C. S. Lewis said something along the lines of, “If the world really has no meaning, then we should have never come to realize that it doesn’t.”

I will reiterate that my argument is that the concept of right and wrong is distinct from specific laws pertaining to right and wrong. There are, however, specific laws which all humans can’t not know (e.g., murder is wrong). Once again, I do not agree that these ideas developed through pragmatic means in which they proved to be beneficial to the survival of the species. While I love my daughters I would not permit one of them to be sacrificed even if such a sacrifice would provide humanity with a cure for cancer.

The two main problems with the survival of the species argument are that it cannot describe how the abstract originates and, that it simply doesn’t stand up to the test of reality. There are much more efficient methods by which a species can survive than to rely on emotion and / or reason. A healthy young man can impregnate a stockyard full of young women in a very short time. Murdering, and then cannibalizing the weak, sick, and old will provide a herd of healthy humans with additional nutrients. The list could go on.

But we humans know that such acts, while pragmatically efficient… are wrong.

ref. Science Doesn't Tell Us Anything Important

Paul said...

You seem to be confused on an evolutionary principle. Individuals don't really care about the survival of the species (except in abstract terms like environmentalism). Tigers don't care about the survival of their species either. And nature certainly doesn't care about the survival of any species, because nature doesn't have emotions. There is no point to a species' survival; humans and tigers aren't here because they were meant to be, or that was 'the point', they're here because whatever it is they happened to do kept them alive, whereas the things that trilobites happened to do didn't work out.

In all cases individuals merely act to further their own survival. If I can get away with eating the weak then I may (that's may, not will - there are many things that are possible that don't get done for any number of reasons). If I am physically able to eat the weak, but somebody else will kill me because of it before I can breed, then *I* might still do it, but my kids won't because I didn't get to have any. You, not eating the relatives of vengeful people, will pass that lack of cannibalism on to your kids, and in time cannibalism tends to zero.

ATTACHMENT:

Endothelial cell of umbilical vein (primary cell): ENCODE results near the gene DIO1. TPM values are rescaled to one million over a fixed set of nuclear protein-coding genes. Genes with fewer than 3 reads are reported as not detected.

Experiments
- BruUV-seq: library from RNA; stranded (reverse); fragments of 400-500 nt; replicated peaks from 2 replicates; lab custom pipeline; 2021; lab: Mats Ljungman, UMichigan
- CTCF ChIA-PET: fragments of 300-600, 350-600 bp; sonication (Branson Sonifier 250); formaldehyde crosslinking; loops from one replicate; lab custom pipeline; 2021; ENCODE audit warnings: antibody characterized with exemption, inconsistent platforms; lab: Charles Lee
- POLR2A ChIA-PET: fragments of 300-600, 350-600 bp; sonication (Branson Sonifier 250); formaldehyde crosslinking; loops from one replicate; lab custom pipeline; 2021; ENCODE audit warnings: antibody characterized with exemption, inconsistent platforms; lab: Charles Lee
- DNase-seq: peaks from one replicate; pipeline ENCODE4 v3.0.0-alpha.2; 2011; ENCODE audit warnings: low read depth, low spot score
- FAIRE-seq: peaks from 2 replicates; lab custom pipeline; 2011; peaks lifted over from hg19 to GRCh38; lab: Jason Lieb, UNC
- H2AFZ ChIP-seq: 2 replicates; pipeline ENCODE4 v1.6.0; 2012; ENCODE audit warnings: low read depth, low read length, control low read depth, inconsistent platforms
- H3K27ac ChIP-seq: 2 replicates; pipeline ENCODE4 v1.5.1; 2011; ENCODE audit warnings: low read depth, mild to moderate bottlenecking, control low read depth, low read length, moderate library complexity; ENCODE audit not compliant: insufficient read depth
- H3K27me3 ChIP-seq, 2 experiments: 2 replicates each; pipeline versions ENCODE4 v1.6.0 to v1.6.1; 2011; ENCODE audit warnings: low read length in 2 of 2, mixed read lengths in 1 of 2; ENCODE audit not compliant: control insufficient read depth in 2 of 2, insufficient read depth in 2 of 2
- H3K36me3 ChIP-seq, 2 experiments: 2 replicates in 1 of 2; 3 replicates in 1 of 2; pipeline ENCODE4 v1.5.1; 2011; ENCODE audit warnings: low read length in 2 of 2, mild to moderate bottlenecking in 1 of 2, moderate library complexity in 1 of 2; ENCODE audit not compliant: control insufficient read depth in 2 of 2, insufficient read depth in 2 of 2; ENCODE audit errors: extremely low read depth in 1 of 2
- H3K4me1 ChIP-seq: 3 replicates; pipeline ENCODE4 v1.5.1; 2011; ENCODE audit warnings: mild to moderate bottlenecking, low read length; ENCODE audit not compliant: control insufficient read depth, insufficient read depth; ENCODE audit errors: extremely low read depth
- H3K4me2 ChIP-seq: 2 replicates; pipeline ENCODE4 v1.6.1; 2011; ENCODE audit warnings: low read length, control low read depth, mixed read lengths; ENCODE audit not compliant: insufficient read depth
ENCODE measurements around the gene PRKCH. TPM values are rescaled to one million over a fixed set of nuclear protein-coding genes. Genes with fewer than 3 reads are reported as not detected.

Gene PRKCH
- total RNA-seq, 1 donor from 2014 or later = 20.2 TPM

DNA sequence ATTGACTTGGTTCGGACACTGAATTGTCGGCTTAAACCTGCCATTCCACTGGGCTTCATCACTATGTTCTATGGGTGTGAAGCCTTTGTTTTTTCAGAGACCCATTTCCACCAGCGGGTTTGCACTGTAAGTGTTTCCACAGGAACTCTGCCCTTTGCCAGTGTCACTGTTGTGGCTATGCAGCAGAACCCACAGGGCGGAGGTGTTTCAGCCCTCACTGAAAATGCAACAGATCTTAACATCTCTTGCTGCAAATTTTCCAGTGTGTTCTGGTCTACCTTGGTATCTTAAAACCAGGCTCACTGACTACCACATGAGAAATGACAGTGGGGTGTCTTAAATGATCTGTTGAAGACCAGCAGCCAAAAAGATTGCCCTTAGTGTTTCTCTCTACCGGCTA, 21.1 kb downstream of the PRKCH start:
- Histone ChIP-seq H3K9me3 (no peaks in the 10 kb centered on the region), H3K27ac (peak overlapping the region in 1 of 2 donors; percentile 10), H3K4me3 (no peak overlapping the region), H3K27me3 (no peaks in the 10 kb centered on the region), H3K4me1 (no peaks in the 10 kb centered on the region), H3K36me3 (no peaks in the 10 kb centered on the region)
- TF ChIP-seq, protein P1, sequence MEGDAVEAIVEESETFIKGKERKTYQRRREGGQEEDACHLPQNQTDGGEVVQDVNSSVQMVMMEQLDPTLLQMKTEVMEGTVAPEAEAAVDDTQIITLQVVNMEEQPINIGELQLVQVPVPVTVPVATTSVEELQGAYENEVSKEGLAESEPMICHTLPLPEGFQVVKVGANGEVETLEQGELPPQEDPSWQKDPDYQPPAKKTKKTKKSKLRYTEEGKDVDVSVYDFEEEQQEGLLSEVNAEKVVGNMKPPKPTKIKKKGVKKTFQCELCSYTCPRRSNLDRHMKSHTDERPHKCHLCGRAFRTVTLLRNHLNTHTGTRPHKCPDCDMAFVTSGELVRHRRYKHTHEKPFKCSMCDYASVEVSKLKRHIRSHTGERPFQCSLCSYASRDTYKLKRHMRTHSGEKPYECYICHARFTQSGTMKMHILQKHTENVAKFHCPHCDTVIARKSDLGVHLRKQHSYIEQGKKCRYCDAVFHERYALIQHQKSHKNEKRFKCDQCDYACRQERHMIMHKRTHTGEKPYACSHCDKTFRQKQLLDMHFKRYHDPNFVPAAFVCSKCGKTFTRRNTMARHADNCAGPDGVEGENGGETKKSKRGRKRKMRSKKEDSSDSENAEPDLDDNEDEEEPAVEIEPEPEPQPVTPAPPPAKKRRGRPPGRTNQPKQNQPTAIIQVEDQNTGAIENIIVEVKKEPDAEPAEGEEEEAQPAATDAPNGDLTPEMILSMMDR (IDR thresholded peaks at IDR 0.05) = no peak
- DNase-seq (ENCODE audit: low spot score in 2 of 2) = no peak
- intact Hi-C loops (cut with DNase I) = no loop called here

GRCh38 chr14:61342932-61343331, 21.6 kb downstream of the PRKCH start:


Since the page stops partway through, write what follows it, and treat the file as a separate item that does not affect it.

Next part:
The next step is to move beyond just looking after myself. Protecting my offspring is a good thing, from an evolutionary perspective, because the best way for me to hand down my genes is to have kids that survive to breed. Now there isn't some outside force that can make me want to look after my kids, no design involved. And I (the proto-human) certainly don't sit down and think "how can I ensure the continuity of my genetic potential?" But in the course of random variation some parent will take a more than passing interest in their breeding partner, or their children. Presumably that will help their children to survive, and so that tendency gets passed on.

Now how could that increased interest in your kids manifest? Well, one possibility is just a base instinct, which is perhaps what the tiger shows when caring for its cubs. Or it could become a more complex thing, what we would recognize as an emotion. Could this have greater benefit? Well, the welfare of your children may be tied to the greater welfare of your child, and having a generalized mechanism for love that could be applied to more distant relatives and others around you would work, and might even be more efficient than trying to develop a base instinct to cover such disparate relationships. And hence we develop something we call love.

Humans survive in part by being good at two mental skills: Pattern matching, and abstraction. We recognize the movement of a leopard in the jungle as being significant against a background of noise, or we're less likely to pass on our genes. Similarly we notice that when we took action X, result Y happens, and abstract that out to a relationship between X and Y that we can use in other situations, even ones not involving X or Y. Given that, is it any wonder that we could abstract out a concept of love, that I would notice that while the way I feel about my children and my wife are different, but similar, and abstract the similarity out and call it love? And being curious (a third mental 'skill' that has led us to progress so much) is it such a surprise that, lacking the ability to see evolution happening on me, I would wonder where this thing called love had come from?

I'm not claiming that this is exactly how it happened. But it certainly could, there's no logical flaw or leap in there, and no appeal to a higher power.

Rusty said...